While the governor was traveling to Chile, his office announced that before taking off, Scott had quietly signed an elections bill (HB 7013) aimed at getting rid of snafus that plagued parts of Florida in November. But for the most part, Scott was focused on trade.
The governor brought home two major announcements from his sojourn to the South American nation, which clocks in at No. 7 on the state’s list of trade partners with $7.7 billion in business. First came word that Santiago-based Crystal Lagoons Corporation, a pool manufacturer which built the largest pool in the world in Algarrobo, Chile, would move its headquarters to Florida.
There were no immediate job numbers available for that catch, but Scott returned to announce that Atton Hotels would build a hotel in Miami. Set to open in 2015, the 270-room property is expected to bring 170 new jobs to the state and a $55 million investment, Scott’s office said.
Coming a week after the state’s jobless rate checked in below the national average for the second month in a row, the mission gave Scott ammo to back up his new campaign motto and Twitter hashtag: #ItsWorking.
“With the recent news that our unemployment rate has dropped below the national average to 7.2 percent and the creation of nearly 330,000 private-sector jobs since we took office, it is clear the policies we are implementing to attract global companies like Atton Hotels to Florida are working,” he said.
Scott wasn’t the only one doing some traveling this week. Gaetz and House Speaker Will Weatherford, R-Wesley Chapel, stopped in five cities Wednesday and Thursday to tout the success of their “Work Plan Florida” agenda.
A HERITAGE OF CONTROVERSY
More controversial for Scott than his vetoes was a decision by the board of state-backed Citizens Property Insurance Corp. to pay St. Petersburg-based Heritage Property & Casualty Insurance Co. up to $52 million for taking as many as 60,000 policies from among Citizens’ less-risky personal lines accounts and coastal accounts.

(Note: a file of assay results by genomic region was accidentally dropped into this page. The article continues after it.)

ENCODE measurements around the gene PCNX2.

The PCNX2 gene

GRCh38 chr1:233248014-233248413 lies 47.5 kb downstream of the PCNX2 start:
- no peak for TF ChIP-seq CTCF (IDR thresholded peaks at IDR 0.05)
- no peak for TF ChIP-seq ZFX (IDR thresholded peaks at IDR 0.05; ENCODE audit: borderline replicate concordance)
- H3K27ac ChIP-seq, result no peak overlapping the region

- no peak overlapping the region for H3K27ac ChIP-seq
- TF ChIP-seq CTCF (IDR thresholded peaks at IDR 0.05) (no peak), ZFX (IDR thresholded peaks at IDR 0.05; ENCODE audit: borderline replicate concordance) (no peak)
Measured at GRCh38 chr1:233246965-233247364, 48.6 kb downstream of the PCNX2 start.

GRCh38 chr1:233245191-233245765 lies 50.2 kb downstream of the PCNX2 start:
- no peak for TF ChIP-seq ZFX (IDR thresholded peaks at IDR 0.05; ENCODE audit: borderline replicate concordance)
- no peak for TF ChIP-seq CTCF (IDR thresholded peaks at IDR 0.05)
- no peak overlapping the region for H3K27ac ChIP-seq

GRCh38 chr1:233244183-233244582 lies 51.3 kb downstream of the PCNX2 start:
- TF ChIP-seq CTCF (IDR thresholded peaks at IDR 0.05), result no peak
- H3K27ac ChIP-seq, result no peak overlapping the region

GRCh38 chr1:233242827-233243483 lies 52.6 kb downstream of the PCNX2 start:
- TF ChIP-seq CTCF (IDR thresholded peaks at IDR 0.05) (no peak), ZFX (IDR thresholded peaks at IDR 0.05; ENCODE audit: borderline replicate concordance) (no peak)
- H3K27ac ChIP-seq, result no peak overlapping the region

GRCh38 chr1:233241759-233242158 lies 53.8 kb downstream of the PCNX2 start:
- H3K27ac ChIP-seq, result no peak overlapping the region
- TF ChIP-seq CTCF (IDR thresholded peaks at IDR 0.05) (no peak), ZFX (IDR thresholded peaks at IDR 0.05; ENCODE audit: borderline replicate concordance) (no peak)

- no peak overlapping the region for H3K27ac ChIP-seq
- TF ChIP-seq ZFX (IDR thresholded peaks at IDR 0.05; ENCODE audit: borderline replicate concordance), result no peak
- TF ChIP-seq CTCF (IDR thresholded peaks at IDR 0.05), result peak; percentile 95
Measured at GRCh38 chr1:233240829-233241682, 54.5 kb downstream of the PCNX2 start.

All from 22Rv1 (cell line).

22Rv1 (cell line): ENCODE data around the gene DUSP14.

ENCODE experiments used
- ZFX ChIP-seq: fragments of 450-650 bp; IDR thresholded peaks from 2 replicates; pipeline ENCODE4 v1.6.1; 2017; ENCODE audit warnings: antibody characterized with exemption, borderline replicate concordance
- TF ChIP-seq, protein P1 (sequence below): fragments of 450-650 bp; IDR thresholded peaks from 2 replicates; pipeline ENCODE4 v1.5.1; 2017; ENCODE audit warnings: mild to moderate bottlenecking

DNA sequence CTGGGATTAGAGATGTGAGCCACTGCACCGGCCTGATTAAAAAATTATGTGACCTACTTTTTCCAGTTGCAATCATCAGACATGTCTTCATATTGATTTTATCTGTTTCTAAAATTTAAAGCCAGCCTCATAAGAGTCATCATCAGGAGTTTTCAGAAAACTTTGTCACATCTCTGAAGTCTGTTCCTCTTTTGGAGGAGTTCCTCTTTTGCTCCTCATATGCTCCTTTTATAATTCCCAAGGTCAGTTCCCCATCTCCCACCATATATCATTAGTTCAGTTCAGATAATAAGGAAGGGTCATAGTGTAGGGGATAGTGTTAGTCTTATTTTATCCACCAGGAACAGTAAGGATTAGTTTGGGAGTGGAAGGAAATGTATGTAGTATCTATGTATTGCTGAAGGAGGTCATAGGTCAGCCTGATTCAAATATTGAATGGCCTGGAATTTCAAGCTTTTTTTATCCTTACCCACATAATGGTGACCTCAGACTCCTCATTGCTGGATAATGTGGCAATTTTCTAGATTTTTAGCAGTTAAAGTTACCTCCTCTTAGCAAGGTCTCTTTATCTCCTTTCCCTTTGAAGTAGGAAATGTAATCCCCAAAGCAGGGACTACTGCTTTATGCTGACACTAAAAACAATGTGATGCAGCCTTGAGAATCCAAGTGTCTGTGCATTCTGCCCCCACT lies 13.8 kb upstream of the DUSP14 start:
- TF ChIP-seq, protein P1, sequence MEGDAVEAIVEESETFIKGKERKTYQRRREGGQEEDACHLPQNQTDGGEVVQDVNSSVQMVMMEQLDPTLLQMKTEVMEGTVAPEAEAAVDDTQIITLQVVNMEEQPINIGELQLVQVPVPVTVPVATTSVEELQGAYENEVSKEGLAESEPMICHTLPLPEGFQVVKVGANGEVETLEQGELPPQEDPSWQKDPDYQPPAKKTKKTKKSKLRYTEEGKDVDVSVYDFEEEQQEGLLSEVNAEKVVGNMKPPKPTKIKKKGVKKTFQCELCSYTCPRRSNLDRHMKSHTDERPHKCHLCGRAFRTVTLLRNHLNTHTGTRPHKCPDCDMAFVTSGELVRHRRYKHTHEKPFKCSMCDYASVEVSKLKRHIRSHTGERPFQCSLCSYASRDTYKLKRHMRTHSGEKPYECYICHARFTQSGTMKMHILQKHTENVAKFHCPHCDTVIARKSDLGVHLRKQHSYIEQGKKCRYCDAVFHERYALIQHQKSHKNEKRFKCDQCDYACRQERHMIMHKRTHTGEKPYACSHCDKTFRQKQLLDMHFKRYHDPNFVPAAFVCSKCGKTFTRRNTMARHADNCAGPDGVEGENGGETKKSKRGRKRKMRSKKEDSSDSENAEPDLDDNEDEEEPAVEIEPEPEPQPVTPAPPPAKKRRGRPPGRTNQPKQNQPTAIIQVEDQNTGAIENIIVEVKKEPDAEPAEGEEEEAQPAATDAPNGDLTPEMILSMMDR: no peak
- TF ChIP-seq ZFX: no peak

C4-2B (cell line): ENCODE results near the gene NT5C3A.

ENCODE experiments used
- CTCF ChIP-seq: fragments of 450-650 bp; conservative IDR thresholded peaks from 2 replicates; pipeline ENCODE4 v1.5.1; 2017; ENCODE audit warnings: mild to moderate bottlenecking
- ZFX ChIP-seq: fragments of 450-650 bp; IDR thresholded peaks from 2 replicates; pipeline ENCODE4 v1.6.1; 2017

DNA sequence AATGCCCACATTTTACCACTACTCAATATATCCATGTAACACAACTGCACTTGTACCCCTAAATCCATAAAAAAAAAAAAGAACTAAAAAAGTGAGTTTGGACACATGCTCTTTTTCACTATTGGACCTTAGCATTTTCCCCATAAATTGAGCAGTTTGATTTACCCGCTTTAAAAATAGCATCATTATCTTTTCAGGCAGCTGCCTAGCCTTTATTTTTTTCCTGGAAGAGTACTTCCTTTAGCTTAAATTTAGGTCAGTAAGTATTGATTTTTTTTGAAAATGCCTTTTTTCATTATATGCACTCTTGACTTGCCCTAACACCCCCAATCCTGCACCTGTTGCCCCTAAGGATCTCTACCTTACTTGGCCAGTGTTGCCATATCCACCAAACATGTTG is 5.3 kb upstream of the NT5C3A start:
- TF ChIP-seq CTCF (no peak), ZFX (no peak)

The deal followed a similar agreement with Weston Insurance in February, though that company will get up to $63 million for removing a little more than 30,000 wind-only policies. But the Heritage deal came under fire after media reports pointed out that the company contributed $100,000 on March 5 and $10,000 on March 18 to “Let’s Get to Work,” a committee backing Scott’s re-election.
Scott’s office and Citizens officials said the agreement was not directed by Scott.
“Not a single solitary member of the Legislature or the executive branch contacted me in any way, asked me to act on this,” said Citizens Chairman Carlos Lacasa, who supported the 3-2 vote that authorized action by the eight-member board.
One member of the board abstained and two more weren’t on the teleconference meeting.
The Republican Party of Florida shrugged off complaints from Democrats — aimed at Scott — as politically motivated. But by the end of the week, even some GOP lawmakers were beginning to sound uneasy with the deal, even if they didn’t knock Scott.
“Just a few weeks ago, we passed a comprehensive insurance bill with bipartisan support aimed at responsibly reducing the number of Citizen policies at no cost,” Weatherford said in a statement issued by his office Friday. “While we want to provide the legislatively created Citizens Insurance Corporation the flexibility to take advantage of ideas and initiatives that will reduce risk to Florida, there is a growing concern about their lack of understanding that Citizens has a greater responsibility to the public.”
STORY OF THE WEEK: Gov. Rick Scott signed the fiscal 2013-14 budget passed by the Legislature, but only after shaving $386 million in projects and programs from the plan.
QUOTE OF THE WEEK: “Partisan political shenanigans are not ‘state secrets.’ “–1st District Court of Appeal Chief Judge Robert Benton, dissenting from an opinion allowing lawmakers to avoid testifying about the redistricting process as part of a lawsuit claiming politics played an unconstitutional role in mapmaking.